Scotty Rose’s world includes fish with big teeth, wrecked ships, exotic locations, deep sea rescues and salty tales.
If this seems like stuff from a fairy tale or video game, it’s not. It’s his scuba diving life since he first began his underwater adventure as a marine welding student at Beaufort County Community College in 1999. Seventeen years, a marriage to Tracy Rose, 1,500 dives and about 300 students later, he still believes there is no place like home.
“North Carolina is voted yearly for being the Number One dive destination in the world,” by various dive magazines, Scotty says.”We are the number one big animal encounter destination in North America.” Those big animals include sharks, barracudas, sting rays, turtles and manta rays. This is inspite of the world traveling he does each year to far-away places like Hawaii, Roatan, Curacao, Channel Islands and Bonaire, to name a few.
“We have the best spearfishing and healthiest marine life of anywhere I’ve ever dove in the world. It’s amazing to dive here,” says Scotty.
The Bath native is owner of Pamlico Divers, which offers professional dive lessons and includes a full service dive shop at the 2225 N. Greene St. location in Greenville. Along with teaching adults and children how to dive and earn various levels of certifications, Scotty dives shipwrecks, and is a 17-year member of the Sidney Dive Team (rescue and recovery diving). He participated in the Hurricane Floyd evacuation, dives plane crashes and submerged vehicles, searches for drowning victims and assists in underwater crime scene investigations.
He has also been featured on local and national television, finds time to be a member of the Bath Volunteer Fire Department, does public speaking, has lifeguard and CPR Instructor certifications and was Fireman of the Year in 2002.
All that before the morning cup of coffee.
“I was taking welding classes at Beaufort County Community College and marine welding was also being offered. . As soon as I got into it, it was an addiction. My instructor was a member of the Sidney Dive Team and that’s how I got on the Sidney Dive Team,” he recalls.
He enjoys showing his collection of fossilized sharks’ teeth, many of which once were in the oversized mouth of Megalodon, rated as one of the largest and most powerful marine predators. The 59-foot beast prowled North Carolina’s coast 2.6 million years ago in search of his lunch that included wooly mastadons and saber tooth tigers found swimming in the sounds and rivers of what would become North Carolina. Now, those bones can be found by experienced and new divers alike off Carolina Beach/Wrightsville Beach and make wonderful family treasures. Scotty says he and other veteran divers can help identify some of the fossilized bones for the newbie.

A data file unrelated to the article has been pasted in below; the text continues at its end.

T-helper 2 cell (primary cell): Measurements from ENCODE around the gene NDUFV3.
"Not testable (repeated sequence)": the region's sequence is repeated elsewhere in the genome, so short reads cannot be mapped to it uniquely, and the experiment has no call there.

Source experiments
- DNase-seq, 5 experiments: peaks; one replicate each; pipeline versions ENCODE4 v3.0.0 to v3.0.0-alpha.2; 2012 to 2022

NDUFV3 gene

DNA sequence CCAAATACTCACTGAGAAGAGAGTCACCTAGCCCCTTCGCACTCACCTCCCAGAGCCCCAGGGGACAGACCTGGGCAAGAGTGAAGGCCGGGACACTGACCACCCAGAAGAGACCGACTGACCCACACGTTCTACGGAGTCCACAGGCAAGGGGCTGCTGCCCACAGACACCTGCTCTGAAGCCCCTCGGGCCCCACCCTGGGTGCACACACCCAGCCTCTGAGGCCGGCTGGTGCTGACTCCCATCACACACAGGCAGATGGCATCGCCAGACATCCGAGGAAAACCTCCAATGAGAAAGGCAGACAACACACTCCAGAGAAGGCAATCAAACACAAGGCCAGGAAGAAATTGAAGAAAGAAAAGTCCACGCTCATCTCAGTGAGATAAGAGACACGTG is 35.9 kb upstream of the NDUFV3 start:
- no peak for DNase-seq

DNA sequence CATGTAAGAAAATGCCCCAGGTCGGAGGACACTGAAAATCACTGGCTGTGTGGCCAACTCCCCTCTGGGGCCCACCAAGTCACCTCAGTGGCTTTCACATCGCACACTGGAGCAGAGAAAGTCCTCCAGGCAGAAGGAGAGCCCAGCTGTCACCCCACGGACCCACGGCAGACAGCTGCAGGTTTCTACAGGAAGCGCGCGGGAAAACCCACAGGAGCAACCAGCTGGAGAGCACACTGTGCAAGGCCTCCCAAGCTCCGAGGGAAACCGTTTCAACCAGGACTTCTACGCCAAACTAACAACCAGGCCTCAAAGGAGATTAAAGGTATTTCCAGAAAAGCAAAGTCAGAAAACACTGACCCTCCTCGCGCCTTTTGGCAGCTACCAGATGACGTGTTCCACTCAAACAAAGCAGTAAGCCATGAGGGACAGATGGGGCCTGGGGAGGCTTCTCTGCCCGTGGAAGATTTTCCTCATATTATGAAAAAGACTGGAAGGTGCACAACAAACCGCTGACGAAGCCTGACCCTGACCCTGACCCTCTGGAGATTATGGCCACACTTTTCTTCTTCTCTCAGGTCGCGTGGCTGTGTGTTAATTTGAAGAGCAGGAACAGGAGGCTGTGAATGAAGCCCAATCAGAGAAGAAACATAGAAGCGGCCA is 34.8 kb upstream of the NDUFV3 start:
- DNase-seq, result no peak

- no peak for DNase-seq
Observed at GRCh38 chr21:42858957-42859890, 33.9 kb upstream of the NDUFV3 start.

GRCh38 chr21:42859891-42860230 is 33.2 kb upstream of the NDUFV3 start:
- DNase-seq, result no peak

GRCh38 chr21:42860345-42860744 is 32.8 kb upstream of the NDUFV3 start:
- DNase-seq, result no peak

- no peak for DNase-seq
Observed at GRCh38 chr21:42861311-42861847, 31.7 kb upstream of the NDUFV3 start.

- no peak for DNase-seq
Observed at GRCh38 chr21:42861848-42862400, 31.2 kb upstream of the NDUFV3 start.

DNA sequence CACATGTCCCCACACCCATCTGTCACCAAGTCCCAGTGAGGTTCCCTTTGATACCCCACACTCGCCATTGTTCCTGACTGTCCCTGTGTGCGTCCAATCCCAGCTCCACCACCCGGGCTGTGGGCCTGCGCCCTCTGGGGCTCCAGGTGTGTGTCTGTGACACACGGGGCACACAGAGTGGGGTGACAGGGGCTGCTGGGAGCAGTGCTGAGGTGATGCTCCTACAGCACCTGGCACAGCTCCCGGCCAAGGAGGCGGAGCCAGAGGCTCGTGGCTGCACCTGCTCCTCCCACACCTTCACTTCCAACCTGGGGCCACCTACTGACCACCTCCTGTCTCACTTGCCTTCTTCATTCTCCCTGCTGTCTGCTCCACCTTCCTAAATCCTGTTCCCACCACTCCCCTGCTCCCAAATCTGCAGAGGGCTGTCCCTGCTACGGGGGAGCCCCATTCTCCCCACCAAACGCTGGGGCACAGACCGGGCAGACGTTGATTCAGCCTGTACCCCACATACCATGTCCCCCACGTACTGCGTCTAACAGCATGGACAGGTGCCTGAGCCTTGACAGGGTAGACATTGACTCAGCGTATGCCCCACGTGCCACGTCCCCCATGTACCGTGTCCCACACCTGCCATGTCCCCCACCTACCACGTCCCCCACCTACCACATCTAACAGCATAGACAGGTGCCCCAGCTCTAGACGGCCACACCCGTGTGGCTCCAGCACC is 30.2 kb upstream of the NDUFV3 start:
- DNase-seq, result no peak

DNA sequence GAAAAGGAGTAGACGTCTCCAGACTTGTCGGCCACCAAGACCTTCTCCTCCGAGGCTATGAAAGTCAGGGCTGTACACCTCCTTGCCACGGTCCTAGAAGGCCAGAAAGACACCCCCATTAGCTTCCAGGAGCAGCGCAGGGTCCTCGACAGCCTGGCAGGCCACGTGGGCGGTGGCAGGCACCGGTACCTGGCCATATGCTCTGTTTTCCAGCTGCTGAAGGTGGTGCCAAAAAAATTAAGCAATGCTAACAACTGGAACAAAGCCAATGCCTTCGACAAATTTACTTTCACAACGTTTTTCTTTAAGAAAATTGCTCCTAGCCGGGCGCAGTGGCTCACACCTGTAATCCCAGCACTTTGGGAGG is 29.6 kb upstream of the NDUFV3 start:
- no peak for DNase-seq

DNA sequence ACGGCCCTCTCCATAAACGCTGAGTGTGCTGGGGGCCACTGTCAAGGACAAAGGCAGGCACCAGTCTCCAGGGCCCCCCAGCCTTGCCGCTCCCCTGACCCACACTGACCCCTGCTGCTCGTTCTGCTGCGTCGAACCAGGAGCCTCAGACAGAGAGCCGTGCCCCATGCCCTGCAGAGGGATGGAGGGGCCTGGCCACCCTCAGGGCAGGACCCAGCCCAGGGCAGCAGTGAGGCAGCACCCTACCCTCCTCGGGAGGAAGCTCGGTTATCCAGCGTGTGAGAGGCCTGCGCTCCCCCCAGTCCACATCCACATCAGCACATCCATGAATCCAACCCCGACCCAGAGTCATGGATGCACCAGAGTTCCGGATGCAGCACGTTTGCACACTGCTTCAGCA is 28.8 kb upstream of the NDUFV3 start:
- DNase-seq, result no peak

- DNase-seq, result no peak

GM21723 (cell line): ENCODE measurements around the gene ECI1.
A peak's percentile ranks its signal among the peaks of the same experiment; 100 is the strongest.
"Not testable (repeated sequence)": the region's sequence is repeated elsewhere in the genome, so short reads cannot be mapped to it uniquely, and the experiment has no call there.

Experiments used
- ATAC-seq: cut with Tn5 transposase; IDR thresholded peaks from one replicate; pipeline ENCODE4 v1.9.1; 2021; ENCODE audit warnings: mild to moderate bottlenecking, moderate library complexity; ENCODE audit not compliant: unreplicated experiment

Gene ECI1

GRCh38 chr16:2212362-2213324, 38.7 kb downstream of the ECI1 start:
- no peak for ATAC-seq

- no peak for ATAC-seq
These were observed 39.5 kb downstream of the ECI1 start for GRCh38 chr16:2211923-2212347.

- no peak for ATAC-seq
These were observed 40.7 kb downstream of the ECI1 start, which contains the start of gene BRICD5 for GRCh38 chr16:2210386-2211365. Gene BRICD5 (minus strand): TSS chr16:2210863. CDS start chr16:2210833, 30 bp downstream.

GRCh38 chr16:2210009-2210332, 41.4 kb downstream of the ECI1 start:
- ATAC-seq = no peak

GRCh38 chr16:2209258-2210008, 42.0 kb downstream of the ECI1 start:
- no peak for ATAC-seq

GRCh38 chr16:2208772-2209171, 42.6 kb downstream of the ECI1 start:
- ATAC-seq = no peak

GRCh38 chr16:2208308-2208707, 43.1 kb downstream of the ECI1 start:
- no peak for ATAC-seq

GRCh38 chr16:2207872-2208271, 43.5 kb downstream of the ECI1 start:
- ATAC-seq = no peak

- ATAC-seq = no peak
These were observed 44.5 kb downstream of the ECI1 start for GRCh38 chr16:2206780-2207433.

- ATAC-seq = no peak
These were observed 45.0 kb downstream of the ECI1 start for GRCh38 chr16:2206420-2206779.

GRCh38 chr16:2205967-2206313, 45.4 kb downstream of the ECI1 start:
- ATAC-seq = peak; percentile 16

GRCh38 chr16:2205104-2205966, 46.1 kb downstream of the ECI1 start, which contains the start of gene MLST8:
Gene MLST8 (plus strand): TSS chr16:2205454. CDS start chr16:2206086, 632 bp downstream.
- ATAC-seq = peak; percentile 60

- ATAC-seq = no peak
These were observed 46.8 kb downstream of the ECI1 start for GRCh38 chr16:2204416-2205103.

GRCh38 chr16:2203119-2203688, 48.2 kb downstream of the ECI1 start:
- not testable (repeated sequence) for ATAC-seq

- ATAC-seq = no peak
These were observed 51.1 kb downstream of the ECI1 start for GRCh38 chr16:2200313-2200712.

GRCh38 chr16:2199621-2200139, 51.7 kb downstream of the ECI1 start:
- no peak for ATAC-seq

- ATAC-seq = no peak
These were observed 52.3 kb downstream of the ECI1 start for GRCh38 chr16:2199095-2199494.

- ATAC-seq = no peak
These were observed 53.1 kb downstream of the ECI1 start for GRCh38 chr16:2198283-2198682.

So who takes up scuba diving? “All walks of life. Mostly water people, people who grew up on the water and swam a lot as kids. They are real comfortable in the water,” he says. “More men than women (become divers) but we are seeing a big influence of women and kids as well in the past several years.”
“We do have handicap training now for divers that lost limbs. And we’ve donated to Walter Reed Hospital in SUDS (Soldiers Undertaking Disabled Scuba) for military people who come back and get certified with lost limbs. SUDS is based at Walter Reed National Military Medical Center (WRNMC) in Bethesda, MD. In 2013 SUDS offered its first open water certification class to those service members at Naval Medical Center (NMCSD) San Diego, Calif.
Still, some people need convincing about diving as a sport. Asked what are some of the misconceptions and fears people may have about diving, Scotty answers with a smile “Sharks. That’s the number one thing that keeps people from diving I think. Next thing is probably their health and fitness.” The author recently attended a presentation Scotty made to the Tar River Power Squadron, where his videos show sharks are curious as cats but swim away when nudged with a pole by a diver.
New students should expect to take their lessons in the safe environs of a swimming pool and once they pass the course, are certified for depths up to 60 feet. The more advanced divers can qualify for deeper dives. Dives usually last between 30 to 60 minutes, he says.
Interested in taking the plunge? Contact Scotty at 252-945-3725 or visit his website at www.pamlicodivers.com.